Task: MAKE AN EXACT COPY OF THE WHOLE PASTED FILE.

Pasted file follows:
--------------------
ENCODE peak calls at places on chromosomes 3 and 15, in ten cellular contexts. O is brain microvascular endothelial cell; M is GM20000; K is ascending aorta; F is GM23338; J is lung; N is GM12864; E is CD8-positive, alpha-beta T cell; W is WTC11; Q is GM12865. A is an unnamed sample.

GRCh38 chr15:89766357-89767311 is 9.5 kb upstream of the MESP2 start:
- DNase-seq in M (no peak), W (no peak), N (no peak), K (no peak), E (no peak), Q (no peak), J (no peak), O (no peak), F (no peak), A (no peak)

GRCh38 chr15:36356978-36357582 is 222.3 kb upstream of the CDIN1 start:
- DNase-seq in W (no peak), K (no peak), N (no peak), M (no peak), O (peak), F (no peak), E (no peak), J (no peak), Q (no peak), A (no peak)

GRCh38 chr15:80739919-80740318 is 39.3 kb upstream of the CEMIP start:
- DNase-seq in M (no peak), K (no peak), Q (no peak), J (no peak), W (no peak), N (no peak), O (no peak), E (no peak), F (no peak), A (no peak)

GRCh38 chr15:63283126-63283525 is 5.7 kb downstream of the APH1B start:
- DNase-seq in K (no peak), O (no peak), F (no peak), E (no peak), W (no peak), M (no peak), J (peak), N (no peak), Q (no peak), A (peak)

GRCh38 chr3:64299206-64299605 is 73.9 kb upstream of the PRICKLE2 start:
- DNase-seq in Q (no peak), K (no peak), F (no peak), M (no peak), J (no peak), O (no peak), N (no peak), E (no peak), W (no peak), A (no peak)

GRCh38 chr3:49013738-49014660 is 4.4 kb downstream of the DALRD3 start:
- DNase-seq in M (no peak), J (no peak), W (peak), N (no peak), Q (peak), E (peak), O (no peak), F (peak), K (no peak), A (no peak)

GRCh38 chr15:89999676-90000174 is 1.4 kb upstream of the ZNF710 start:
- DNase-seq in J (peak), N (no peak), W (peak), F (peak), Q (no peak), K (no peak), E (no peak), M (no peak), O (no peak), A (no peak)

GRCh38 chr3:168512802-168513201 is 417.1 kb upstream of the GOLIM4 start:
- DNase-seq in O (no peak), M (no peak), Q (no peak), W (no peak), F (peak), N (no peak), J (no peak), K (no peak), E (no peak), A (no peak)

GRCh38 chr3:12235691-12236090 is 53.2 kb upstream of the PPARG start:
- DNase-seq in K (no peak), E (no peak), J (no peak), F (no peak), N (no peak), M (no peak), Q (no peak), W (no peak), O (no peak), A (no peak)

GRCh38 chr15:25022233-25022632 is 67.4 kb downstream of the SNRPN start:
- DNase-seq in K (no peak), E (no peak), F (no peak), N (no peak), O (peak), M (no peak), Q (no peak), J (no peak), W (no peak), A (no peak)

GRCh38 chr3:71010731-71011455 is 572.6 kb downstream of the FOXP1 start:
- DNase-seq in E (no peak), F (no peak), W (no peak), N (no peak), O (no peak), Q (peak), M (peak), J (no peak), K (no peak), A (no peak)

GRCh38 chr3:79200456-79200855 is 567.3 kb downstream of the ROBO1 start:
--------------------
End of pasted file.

ENCODE peak calls at places on chromosomes 3 and 15, in ten cellular contexts. O is brain microvascular endothelial cell; M is GM20000; K is ascending aorta; F is GM23338; J is lung; N is GM12864; E is CD8-positive, alpha-beta T cell; W is WTC11; Q is GM12865. A is an unnamed sample.

GRCh38 chr15:89766357-89767311 is 9.5 kb upstream of the MESP2 start:
- DNase-seq in M (no peak), W (no peak), N (no peak), K (no peak), E (no peak), Q (no peak), J (no peak), O (no peak), F (no peak), A (no peak)

GRCh38 chr15:36356978-36357582 is 222.3 kb upstream of the CDIN1 start:
- DNase-seq in W (no peak), K (no peak), N (no peak), M (no peak), O (peak), F (no peak), E (no peak), J (no peak), Q (no peak), A (no peak)

GRCh38 chr15:80739919-80740318 is 39.3 kb upstream of the CEMIP start:
- DNase-seq in M (no peak), K (no peak), Q (no peak), J (no peak), W (no peak), N (no peak), O (no peak), E (no peak), F (no peak), A (no peak)

GRCh38 chr15:63283126-63283525 is 5.7 kb downstream of the APH1B start:
- DNase-seq in K (no peak), O (no peak), F (no peak), E (no peak), W (no peak), M (no peak), J (peak), N (no peak), Q (no peak), A (peak)

GRCh38 chr3:64299206-64299605 is 73.9 kb upstream of the PRICKLE2 start:
- DNase-seq in Q (no peak), K (no peak), F (no peak), M (no peak), J (no peak), O (no peak), N (no peak), E (no peak), W (no peak), A (no peak)

GRCh38 chr3:49013738-49014660 is 4.4 kb downstream of the DALRD3 start:
- DNase-seq in M (no peak), J (no peak), W (peak), N (no peak), Q (peak), E (peak), O (no peak), F (peak), K (no peak), A (no peak)

GRCh38 chr15:89999676-90000174 is 1.4 kb upstream of the ZNF710 start:
- DNase-seq in J (peak), N (no peak), W (peak), F (peak), Q (no peak), K (no peak), E (no peak), M (no peak), O (no peak), A (no peak)

GRCh38 chr3:168512802-168513201 is 417.1 kb upstream of the GOLIM4 start:
- DNase-seq in O (no peak), M (no peak), Q (no peak), W (no peak), F (peak), N (no peak), J (no peak), K (no peak), E (no peak), A (no peak)

GRCh38 chr3:12235691-12236090 is 53.2 kb upstream of the PPARG start:
- DNase-seq in K (no peak), E (no peak), J (no peak), F (no peak), N (no peak), M (no peak), Q (no peak), W (no peak), O (no peak), A (no peak)

GRCh38 chr15:25022233-25022632 is 67.4 kb downstream of the SNRPN start:
- DNase-seq in K (no peak), E (no peak), F (no peak), N (no peak), O (peak), M (no peak), Q (no peak), J (no peak), W (no peak), A (no peak)

GRCh38 chr3:71010731-71011455 is 572.6 kb downstream of the FOXP1 start:
- DNase-seq in E (no peak), F (no peak), W (no peak), N (no peak), O (no peak), Q (peak), M (peak), J (no peak), K (no peak), A (no peak)

GRCh38 chr3:79200456-79200855 is 567.3 kb downstream of the ROBO1 start: